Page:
Tesco faces investor revolt over compensation rules


Tesco faces investor revolt over pay rules after boss leaves controversial bonus

Tesco is facing an investor revolt following a controversial decision to change its compensation rules and give outgoing boss Dave Lewis a lump sum of £ 6.4 million.

The supermarket group increased the CEO’s bonus by removing the online grocery company Ocado from its “peer group” in performance measures.

Tesco compares its performance to that of its competitors. If he is early, Lewis is paid better. But Ocado performed well during the lockout, overtaking Tesco.

'Bad practice': Tesco increased CEO Dave Lewis' bonus by removing online grocery company Ocado from its' peer group 'in performance metrics

‘Bad practice’: Tesco increased CEO Dave Lewis’ bonus by removing online grocery company Ocado from its’ peer group ‘in performance metrics

So, by abandoning its online rival, Tesco looks better. But the bosses are now faced with the embarrassing prospect of a termination at the AGM next week from shareholders who are angry at this decision.

On Friday, before the company’s annual general meeting, investors are invited to vote against the compensation report for influential shareholder advisory services ISS and Glass Lewis. The ISS called the Tesco rule change “bad practice” and said no “compelling reason” was given.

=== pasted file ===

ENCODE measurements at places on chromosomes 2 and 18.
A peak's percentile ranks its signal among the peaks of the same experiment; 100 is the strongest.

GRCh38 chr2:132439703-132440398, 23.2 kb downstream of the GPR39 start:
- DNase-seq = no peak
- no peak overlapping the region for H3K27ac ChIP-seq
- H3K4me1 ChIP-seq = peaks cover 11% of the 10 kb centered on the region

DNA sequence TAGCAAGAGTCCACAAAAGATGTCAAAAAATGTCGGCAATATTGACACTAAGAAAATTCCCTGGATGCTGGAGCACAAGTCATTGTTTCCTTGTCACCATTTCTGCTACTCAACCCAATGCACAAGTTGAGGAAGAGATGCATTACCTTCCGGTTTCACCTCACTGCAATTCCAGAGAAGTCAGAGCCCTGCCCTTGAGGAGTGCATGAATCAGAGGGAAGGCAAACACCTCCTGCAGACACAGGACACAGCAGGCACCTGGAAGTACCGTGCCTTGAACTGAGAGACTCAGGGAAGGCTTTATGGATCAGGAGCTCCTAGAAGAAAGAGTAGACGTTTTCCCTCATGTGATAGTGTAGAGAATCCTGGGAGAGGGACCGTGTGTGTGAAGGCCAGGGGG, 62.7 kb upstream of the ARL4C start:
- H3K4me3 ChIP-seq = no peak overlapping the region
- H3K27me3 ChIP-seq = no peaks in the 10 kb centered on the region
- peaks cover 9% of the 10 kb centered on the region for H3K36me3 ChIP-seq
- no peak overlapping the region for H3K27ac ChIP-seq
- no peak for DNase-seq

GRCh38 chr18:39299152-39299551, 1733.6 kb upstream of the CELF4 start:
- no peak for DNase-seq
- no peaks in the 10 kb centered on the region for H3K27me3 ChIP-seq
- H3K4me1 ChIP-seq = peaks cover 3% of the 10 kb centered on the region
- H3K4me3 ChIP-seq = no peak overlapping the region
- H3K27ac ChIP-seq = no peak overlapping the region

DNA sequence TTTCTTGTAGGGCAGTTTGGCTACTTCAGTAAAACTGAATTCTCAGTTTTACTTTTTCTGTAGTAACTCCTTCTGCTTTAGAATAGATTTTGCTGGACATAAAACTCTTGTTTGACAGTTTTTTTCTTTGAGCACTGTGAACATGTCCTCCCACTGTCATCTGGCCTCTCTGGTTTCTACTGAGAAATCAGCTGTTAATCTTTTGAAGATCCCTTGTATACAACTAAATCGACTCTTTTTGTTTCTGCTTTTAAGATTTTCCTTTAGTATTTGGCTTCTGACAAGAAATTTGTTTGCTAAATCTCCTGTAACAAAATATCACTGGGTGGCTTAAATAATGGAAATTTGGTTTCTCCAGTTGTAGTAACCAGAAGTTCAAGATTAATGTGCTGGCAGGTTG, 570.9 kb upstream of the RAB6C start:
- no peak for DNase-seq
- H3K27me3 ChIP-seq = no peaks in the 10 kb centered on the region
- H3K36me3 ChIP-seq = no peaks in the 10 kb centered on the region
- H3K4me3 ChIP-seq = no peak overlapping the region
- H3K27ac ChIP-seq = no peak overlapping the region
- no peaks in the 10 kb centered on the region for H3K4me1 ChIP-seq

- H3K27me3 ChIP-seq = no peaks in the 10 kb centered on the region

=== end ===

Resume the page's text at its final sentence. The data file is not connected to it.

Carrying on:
And with the vote in a few days, “a large number” of investors would be ready to vote against the company, Sky News reported.

Lewis, 55, received a total of £ 6.4 million in FY 2019-20, the grocer’s highest annual salary level since Sir Terry Leahy’s exit in 2011.

But the package sparked controversy after it appeared that Tesco had made a last-minute change to performance measures, which allowed Lewis – who will be leaving this summer – to get a bigger bonus.

When the online supermarket Ocado was removed from the company’s “peers”, Tesco was said to have outperformed its competitors by 3.3% – compared to 4.2% underperformance if Ocado had been included.

Tesco’s compensation committee decided that Ocado was no longer a peer because of its focus on selling its robotic warehouses and its technology.

Committee Chair Steve Golsby said, “As Ocado has seen a significant change from a retail business to a technology business, the committee has decided to remove Ocado from the benchmark.”

The change means that Lewis’ long-term bonus has increased from £ 1.6 million to £ 2.4 million. In total, his record salary has brought his revenues since 2014 to a staggering £ 29 million.

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